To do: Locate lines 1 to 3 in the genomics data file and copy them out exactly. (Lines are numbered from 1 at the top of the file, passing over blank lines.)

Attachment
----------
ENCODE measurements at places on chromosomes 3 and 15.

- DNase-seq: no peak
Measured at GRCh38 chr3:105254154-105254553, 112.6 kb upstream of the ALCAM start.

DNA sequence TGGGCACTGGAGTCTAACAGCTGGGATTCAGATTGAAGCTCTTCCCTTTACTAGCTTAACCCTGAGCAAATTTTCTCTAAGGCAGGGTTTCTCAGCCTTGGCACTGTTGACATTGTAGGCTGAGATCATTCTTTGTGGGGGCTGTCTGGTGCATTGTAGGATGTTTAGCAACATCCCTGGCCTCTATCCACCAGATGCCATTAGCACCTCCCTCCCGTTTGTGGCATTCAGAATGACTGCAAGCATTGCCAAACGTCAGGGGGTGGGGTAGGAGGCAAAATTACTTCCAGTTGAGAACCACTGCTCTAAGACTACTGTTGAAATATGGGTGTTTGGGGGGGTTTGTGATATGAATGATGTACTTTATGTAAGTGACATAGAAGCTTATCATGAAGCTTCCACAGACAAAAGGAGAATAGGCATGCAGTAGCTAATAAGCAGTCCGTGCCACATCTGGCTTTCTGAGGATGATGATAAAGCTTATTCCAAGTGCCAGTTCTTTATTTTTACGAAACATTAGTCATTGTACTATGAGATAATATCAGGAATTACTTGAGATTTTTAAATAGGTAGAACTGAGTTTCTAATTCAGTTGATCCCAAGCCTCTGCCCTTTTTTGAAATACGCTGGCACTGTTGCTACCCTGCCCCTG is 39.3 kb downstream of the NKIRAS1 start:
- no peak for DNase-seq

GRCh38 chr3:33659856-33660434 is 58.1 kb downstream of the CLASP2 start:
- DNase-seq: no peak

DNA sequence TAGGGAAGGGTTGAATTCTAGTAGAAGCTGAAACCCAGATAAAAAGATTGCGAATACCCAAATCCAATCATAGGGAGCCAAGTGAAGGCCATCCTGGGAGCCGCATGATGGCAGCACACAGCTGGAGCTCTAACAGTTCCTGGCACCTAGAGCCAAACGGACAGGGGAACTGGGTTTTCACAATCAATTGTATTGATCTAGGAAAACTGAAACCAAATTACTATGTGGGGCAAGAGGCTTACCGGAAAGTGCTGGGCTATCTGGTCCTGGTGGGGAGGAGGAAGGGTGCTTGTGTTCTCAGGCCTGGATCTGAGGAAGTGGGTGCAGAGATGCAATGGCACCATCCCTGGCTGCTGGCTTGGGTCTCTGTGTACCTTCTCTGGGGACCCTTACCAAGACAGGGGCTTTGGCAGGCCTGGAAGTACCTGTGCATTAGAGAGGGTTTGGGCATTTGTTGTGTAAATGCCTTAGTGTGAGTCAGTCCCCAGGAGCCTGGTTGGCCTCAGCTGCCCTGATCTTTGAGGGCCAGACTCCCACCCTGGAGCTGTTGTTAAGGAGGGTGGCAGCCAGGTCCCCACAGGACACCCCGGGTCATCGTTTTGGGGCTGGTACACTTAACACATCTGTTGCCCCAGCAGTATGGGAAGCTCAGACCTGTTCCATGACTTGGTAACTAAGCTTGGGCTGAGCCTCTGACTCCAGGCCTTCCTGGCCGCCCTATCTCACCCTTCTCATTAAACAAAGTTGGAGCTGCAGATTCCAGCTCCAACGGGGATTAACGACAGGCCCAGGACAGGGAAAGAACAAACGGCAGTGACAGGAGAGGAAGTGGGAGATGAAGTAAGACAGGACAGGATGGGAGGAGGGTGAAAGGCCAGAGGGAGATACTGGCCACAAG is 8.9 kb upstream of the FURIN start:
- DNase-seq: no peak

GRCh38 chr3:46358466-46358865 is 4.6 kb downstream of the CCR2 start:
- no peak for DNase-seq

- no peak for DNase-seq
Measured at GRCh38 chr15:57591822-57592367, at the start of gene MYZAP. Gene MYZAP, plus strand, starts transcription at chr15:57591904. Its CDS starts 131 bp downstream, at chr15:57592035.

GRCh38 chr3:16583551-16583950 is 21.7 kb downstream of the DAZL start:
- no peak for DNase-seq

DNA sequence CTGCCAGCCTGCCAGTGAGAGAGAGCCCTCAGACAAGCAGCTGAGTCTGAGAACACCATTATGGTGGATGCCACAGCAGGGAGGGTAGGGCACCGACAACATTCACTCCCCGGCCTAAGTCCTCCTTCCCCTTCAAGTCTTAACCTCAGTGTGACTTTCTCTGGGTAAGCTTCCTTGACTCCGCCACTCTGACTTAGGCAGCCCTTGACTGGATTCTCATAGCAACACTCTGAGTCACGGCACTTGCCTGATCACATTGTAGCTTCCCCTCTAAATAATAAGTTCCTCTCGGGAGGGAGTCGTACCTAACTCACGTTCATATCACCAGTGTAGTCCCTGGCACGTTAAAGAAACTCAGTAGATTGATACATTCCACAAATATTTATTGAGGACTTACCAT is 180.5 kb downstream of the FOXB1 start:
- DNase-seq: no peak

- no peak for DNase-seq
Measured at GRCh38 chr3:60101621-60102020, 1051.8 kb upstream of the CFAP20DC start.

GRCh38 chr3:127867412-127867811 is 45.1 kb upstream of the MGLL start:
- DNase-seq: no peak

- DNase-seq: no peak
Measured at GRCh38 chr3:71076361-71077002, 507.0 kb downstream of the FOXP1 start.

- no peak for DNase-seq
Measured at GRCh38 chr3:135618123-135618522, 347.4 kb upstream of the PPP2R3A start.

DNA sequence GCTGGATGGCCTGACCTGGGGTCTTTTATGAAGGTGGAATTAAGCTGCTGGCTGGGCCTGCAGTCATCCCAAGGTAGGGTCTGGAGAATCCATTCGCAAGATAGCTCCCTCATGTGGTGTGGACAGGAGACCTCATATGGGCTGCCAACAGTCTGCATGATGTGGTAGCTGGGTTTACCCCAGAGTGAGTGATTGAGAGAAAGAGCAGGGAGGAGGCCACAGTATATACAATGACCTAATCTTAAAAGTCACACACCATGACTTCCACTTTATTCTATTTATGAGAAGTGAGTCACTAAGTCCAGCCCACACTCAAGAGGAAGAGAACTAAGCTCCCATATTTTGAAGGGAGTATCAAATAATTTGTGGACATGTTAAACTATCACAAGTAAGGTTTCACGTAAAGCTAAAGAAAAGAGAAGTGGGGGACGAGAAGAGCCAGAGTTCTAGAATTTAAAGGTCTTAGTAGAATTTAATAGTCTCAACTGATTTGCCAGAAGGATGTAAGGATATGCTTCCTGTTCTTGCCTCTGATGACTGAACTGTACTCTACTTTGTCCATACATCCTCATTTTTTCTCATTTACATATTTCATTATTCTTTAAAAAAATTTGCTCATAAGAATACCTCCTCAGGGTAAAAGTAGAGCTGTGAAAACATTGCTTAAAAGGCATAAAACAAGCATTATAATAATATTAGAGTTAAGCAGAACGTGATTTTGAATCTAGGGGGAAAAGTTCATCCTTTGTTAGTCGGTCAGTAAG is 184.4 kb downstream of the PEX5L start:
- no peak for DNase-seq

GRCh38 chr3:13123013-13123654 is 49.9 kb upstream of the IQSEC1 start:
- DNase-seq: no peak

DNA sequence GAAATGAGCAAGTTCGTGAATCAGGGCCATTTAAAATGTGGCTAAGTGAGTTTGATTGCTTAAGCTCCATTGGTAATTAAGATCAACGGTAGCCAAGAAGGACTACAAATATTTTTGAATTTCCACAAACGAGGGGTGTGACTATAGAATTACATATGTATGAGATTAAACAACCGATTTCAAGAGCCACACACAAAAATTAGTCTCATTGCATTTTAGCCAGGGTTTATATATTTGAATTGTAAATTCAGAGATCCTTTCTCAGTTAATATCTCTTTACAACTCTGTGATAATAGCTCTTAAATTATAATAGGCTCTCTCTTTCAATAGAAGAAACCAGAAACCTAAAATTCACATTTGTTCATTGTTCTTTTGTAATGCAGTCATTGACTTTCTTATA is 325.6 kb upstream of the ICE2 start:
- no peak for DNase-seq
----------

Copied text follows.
ENCODE measurements at places on chromosomes 3 and 15.

- DNase-seq: no peak
Measured at GRCh38 chr3:105254154-105254553, 112.6 kb upstream of the ALCAM start.